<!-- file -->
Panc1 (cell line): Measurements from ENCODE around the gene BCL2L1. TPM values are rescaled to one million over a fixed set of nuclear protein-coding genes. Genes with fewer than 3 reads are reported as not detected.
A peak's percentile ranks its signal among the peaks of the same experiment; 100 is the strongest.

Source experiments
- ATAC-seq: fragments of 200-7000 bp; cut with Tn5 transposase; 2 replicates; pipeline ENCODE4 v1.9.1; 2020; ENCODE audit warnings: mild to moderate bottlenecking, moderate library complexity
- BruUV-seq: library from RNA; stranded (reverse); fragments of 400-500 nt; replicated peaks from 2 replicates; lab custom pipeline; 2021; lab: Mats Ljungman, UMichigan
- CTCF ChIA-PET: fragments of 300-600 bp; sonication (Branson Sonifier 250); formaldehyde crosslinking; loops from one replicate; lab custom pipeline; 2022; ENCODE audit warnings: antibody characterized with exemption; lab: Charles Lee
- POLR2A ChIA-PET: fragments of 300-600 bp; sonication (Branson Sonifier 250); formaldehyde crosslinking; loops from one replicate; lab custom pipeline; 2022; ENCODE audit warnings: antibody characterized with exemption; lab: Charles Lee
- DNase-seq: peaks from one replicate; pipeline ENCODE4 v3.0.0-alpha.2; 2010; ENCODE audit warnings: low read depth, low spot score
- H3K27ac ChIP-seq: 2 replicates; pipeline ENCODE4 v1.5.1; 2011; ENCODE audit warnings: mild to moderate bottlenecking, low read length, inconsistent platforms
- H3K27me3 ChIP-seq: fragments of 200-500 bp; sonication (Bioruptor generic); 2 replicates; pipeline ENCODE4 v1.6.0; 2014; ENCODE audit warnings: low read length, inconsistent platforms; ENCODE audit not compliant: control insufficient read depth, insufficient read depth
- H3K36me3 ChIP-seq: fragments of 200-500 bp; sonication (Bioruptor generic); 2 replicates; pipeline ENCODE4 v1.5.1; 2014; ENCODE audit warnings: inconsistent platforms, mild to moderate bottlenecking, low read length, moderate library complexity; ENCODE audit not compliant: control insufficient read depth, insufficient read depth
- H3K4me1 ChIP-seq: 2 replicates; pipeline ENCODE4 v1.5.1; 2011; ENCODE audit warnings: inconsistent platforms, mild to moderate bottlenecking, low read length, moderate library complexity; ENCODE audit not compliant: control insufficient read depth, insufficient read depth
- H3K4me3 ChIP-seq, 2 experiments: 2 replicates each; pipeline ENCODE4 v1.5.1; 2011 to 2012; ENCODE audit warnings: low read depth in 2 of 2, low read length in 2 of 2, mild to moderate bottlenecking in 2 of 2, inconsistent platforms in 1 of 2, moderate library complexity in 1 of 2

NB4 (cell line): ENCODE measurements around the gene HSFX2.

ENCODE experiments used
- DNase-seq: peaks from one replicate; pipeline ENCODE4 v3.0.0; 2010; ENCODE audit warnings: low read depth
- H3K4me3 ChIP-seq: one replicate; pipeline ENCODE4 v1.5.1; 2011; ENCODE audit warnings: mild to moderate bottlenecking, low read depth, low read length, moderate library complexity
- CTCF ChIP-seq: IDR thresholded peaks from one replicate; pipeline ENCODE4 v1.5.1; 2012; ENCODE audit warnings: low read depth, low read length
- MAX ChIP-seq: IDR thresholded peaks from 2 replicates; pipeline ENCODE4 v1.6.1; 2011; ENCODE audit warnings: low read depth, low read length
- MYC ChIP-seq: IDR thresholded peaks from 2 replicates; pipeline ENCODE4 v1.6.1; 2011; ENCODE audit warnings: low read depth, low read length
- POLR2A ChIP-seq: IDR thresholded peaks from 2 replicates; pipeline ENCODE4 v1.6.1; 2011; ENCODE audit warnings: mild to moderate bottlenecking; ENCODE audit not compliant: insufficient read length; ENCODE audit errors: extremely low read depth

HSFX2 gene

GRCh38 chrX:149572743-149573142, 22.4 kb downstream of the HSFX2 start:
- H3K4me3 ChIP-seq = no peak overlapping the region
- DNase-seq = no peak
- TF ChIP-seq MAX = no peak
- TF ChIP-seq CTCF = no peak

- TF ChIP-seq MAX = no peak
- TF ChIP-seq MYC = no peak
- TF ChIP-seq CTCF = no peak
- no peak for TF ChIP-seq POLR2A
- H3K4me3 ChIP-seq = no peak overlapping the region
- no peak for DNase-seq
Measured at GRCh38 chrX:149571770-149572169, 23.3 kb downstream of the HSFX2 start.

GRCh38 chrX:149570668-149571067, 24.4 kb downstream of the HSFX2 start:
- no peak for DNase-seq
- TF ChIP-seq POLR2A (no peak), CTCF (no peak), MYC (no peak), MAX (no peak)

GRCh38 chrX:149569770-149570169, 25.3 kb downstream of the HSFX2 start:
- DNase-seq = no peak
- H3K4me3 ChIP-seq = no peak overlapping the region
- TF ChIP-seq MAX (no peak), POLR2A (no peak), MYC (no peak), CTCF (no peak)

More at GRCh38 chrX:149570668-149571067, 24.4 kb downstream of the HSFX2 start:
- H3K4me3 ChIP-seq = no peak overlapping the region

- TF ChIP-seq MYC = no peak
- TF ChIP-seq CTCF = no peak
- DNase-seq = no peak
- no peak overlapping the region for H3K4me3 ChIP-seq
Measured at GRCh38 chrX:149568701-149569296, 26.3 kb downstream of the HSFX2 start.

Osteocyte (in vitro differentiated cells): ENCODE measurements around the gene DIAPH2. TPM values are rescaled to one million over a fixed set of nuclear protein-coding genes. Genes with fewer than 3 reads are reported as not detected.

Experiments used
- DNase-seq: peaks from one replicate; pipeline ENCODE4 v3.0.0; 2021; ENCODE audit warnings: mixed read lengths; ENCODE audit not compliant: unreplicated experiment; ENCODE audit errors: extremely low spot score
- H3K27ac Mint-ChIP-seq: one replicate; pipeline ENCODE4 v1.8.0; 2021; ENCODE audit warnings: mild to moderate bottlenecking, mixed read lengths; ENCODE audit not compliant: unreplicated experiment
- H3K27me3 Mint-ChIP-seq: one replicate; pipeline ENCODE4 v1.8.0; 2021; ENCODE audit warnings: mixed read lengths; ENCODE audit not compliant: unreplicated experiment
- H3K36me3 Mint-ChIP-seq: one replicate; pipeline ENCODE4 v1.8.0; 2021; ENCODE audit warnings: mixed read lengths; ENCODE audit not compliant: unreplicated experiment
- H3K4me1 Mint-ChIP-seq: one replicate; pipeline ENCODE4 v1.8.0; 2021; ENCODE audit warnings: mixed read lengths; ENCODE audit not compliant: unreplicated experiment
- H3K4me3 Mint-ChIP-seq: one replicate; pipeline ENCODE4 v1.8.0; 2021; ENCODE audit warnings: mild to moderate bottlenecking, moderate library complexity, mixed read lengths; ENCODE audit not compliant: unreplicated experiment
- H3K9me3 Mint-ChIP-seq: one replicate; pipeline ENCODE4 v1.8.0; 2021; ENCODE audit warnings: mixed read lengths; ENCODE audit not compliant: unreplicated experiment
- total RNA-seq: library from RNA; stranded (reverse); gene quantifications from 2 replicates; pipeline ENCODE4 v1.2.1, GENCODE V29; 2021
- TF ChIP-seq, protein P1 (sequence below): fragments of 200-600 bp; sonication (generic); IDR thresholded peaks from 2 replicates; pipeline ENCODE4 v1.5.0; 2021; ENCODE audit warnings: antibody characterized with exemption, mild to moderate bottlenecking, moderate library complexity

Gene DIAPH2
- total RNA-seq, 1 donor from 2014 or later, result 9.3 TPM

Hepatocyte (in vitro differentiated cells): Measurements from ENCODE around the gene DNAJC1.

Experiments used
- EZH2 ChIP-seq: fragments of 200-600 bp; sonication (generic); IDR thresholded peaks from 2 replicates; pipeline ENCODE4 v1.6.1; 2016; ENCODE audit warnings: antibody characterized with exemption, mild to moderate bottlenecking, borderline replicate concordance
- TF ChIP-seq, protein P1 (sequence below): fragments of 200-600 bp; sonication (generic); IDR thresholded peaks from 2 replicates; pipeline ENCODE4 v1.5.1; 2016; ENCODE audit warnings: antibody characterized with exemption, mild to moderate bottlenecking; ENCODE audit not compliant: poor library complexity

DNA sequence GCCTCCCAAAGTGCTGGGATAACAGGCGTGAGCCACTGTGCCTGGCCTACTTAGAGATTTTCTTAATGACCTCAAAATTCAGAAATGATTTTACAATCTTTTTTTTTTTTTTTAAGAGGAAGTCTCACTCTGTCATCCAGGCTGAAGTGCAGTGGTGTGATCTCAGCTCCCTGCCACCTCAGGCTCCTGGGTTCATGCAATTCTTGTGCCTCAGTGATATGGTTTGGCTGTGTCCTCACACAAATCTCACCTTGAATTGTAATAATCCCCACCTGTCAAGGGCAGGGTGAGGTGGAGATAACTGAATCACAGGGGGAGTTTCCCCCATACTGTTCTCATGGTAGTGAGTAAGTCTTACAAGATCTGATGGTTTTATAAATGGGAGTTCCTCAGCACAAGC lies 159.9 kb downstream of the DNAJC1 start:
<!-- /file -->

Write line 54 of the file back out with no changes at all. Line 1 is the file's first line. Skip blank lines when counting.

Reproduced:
- H3K36me3 Mint-ChIP-seq: one replicate; pipeline ENCODE4 v1.8.0; 2021; ENCODE audit warnings: mixed read lengths; ENCODE audit not compliant: unreplicated experiment